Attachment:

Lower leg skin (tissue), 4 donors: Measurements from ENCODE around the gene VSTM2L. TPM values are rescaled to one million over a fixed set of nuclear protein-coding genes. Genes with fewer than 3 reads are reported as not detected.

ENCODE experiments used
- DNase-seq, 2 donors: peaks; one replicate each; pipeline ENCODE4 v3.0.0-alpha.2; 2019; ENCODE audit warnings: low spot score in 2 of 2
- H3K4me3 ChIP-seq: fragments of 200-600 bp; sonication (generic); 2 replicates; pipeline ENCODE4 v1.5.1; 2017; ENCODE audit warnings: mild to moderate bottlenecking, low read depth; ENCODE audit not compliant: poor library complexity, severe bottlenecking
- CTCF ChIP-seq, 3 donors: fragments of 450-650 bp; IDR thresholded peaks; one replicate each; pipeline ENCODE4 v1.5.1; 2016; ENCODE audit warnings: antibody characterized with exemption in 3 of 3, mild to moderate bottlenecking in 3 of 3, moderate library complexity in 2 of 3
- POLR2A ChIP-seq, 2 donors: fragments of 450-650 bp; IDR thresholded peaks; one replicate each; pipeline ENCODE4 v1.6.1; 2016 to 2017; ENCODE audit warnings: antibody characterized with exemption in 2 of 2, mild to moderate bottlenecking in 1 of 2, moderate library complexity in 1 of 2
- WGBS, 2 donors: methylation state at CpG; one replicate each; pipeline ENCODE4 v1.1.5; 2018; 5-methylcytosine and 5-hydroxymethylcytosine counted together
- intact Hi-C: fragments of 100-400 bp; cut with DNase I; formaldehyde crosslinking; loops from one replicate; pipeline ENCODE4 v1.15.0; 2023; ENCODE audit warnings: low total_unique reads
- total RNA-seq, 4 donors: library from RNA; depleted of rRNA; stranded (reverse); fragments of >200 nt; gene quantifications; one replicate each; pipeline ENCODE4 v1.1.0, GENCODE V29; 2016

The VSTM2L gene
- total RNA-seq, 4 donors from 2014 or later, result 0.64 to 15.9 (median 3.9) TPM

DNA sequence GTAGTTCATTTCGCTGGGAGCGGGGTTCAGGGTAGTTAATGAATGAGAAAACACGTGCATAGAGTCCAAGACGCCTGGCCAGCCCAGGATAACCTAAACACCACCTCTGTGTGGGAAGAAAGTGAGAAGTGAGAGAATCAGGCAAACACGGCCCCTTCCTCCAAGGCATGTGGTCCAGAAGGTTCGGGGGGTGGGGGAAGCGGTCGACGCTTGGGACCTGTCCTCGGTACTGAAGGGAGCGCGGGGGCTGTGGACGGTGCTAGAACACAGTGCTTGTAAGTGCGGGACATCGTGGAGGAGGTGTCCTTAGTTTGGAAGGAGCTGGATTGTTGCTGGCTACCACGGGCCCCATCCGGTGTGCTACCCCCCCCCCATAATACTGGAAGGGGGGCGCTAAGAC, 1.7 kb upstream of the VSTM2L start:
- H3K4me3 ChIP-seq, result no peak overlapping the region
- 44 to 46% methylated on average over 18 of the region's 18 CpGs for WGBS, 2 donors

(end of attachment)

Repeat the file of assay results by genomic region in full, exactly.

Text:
Lower leg skin (tissue), 4 donors: Measurements from ENCODE around the gene VSTM2L. TPM values are rescaled to one million over a fixed set of nuclear protein-coding genes. Genes with fewer than 3 reads are reported as not detected.

ENCODE experiments used
- DNase-seq, 2 donors: peaks; one replicate each; pipeline ENCODE4 v3.0.0-alpha.2; 2019; ENCODE audit warnings: low spot score in 2 of 2
- H3K4me3 ChIP-seq: fragments of 200-600 bp; sonication (generic); 2 replicates; pipeline ENCODE4 v1.5.1; 2017; ENCODE audit warnings: mild to moderate bottlenecking, low read depth; ENCODE audit not compliant: poor library complexity, severe bottlenecking
- CTCF ChIP-seq, 3 donors: fragments of 450-650 bp; IDR thresholded peaks; one replicate each; pipeline ENCODE4 v1.5.1; 2016; ENCODE audit warnings: antibody characterized with exemption in 3 of 3, mild to moderate bottlenecking in 3 of 3, moderate library complexity in 2 of 3
- POLR2A ChIP-seq, 2 donors: fragments of 450-650 bp; IDR thresholded peaks; one replicate each; pipeline ENCODE4 v1.6.1; 2016 to 2017; ENCODE audit warnings: antibody characterized with exemption in 2 of 2, mild to moderate bottlenecking in 1 of 2, moderate library complexity in 1 of 2
- WGBS, 2 donors: methylation state at CpG; one replicate each; pipeline ENCODE4 v1.1.5; 2018; 5-methylcytosine and 5-hydroxymethylcytosine counted together
- intact Hi-C: fragments of 100-400 bp; cut with DNase I; formaldehyde crosslinking; loops from one replicate; pipeline ENCODE4 v1.15.0; 2023; ENCODE audit warnings: low total_unique reads
- total RNA-seq, 4 donors: library from RNA; depleted of rRNA; stranded (reverse); fragments of >200 nt; gene quantifications; one replicate each; pipeline ENCODE4 v1.1.0, GENCODE V29; 2016

The VSTM2L gene
- total RNA-seq, 4 donors from 2014 or later, result 0.64 to 15.9 (median 3.9) TPM

DNA sequence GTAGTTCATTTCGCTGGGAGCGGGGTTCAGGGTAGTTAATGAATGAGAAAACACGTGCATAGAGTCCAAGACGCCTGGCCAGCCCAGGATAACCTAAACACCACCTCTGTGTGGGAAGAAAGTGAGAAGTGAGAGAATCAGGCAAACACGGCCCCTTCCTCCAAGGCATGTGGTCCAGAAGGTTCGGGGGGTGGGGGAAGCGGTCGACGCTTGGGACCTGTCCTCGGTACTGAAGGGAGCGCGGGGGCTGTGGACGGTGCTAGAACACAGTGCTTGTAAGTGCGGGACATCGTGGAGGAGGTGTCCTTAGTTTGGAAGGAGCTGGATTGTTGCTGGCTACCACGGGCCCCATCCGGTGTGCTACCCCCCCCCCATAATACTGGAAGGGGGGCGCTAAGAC, 1.7 kb upstream of the VSTM2L start:
- H3K4me3 ChIP-seq, result no peak overlapping the region
- 44 to 46% methylated on average over 18 of the region's 18 CpGs for WGBS, 2 donors